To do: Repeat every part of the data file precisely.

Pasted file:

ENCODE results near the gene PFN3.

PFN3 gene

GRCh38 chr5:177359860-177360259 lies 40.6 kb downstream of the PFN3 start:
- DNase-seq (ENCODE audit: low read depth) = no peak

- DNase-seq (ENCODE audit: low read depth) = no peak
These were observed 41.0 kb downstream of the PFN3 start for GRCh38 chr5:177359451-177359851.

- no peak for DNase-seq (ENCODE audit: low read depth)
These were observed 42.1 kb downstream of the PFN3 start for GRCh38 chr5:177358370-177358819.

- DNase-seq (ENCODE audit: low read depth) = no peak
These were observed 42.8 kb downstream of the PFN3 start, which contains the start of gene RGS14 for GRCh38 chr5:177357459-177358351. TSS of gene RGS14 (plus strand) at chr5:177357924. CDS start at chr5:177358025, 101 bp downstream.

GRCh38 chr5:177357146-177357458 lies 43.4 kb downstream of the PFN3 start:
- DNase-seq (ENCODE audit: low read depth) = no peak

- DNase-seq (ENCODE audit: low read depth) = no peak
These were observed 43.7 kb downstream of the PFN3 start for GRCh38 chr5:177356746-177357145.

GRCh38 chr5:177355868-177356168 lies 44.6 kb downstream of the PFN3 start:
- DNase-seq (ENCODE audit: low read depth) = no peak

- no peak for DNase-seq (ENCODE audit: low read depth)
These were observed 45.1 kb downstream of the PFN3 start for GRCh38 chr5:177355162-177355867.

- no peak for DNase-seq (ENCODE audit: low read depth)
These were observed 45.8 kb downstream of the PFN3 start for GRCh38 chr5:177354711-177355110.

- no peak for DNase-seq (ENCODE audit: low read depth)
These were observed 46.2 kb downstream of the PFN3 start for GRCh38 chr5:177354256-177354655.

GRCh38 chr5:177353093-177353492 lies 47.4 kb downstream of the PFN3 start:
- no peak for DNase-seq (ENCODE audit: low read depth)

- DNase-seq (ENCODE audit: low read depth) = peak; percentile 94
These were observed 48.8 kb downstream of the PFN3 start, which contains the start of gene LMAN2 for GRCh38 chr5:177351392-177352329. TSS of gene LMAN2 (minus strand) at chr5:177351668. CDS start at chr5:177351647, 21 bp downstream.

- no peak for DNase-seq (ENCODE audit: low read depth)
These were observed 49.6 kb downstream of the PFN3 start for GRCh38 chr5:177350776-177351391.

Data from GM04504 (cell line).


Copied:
ENCODE results near the gene PFN3.

PFN3 gene

GRCh38 chr5:177359860-177360259 lies 40.6 kb downstream of the PFN3 start:
- DNase-seq (ENCODE audit: low read depth) = no peak

- DNase-seq (ENCODE audit: low read depth) = no peak
These were observed 41.0 kb downstream of the PFN3 start for GRCh38 chr5:177359451-177359851.

- no peak for DNase-seq (ENCODE audit: low read depth)
These were observed 42.1 kb downstream of the PFN3 start for GRCh38 chr5:177358370-177358819.

- DNase-seq (ENCODE audit: low read depth) = no peak
These were observed 42.8 kb downstream of the PFN3 start, which contains the start of gene RGS14 for GRCh38 chr5:177357459-177358351. TSS of gene RGS14 (plus strand) at chr5:177357924. CDS start at chr5:177358025, 101 bp downstream.

GRCh38 chr5:177357146-177357458 lies 43.4 kb downstream of the PFN3 start:
- DNase-seq (ENCODE audit: low read depth) = no peak

- DNase-seq (ENCODE audit: low read depth) = no peak
These were observed 43.7 kb downstream of the PFN3 start for GRCh38 chr5:177356746-177357145.

GRCh38 chr5:177355868-177356168 lies 44.6 kb downstream of the PFN3 start:
- DNase-seq (ENCODE audit: low read depth) = no peak

- no peak for DNase-seq (ENCODE audit: low read depth)
These were observed 45.1 kb downstream of the PFN3 start for GRCh38 chr5:177355162-177355867.

- no peak for DNase-seq (ENCODE audit: low read depth)
These were observed 45.8 kb downstream of the PFN3 start for GRCh38 chr5:177354711-177355110.

- no peak for DNase-seq (ENCODE audit: low read depth)
These were observed 46.2 kb downstream of the PFN3 start for GRCh38 chr5:177354256-177354655.

GRCh38 chr5:177353093-177353492 lies 47.4 kb downstream of the PFN3 start:
- no peak for DNase-seq (ENCODE audit: low read depth)

- DNase-seq (ENCODE audit: low read depth) = peak; percentile 94
These were observed 48.8 kb downstream of the PFN3 start, which contains the start of gene LMAN2 for GRCh38 chr5:177351392-177352329. TSS of gene LMAN2 (minus strand) at chr5:177351668. CDS start at chr5:177351647, 21 bp downstream.

- no peak for DNase-seq (ENCODE audit: low read depth)
These were observed 49.6 kb downstream of the PFN3 start for GRCh38 chr5:177350776-177351391.

Data from GM04504 (cell line).